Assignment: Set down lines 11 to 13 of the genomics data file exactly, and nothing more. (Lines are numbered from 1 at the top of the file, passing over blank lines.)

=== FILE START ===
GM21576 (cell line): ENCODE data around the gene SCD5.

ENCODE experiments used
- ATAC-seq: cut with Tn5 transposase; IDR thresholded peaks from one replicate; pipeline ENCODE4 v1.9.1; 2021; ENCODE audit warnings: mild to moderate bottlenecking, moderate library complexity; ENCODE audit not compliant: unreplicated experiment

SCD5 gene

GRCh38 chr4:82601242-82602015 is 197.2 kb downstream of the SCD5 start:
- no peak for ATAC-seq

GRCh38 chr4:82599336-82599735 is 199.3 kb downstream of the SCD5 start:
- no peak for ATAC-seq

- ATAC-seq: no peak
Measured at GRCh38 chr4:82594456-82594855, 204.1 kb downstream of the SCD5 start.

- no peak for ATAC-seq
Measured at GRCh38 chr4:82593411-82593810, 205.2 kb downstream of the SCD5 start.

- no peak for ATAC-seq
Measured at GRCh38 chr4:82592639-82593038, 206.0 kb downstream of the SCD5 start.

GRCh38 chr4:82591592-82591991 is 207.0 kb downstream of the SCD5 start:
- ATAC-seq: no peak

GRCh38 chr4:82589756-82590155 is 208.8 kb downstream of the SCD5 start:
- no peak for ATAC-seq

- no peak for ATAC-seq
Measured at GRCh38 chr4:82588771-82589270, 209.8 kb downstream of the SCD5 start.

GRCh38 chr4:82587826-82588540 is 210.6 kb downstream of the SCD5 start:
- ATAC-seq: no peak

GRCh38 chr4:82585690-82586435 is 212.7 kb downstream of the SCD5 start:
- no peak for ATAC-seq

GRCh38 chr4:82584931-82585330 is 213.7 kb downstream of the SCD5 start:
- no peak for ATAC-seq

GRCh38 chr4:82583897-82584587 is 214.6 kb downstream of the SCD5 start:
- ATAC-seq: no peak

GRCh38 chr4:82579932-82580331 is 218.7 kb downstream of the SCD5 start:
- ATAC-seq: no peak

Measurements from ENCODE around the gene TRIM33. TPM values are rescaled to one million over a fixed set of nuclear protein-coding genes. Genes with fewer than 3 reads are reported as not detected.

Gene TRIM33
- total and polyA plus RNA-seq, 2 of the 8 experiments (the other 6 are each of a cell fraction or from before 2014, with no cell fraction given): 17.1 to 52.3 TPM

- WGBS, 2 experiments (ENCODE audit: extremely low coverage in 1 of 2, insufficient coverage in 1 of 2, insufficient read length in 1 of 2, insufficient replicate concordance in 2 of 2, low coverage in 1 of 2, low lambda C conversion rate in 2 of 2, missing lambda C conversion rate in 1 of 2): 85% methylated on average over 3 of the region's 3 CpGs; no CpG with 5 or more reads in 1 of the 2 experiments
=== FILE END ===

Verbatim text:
- no peak for ATAC-seq
Measured at GRCh38 chr4:82593411-82593810, 205.2 kb downstream of the SCD5 start.

- no peak for ATAC-seq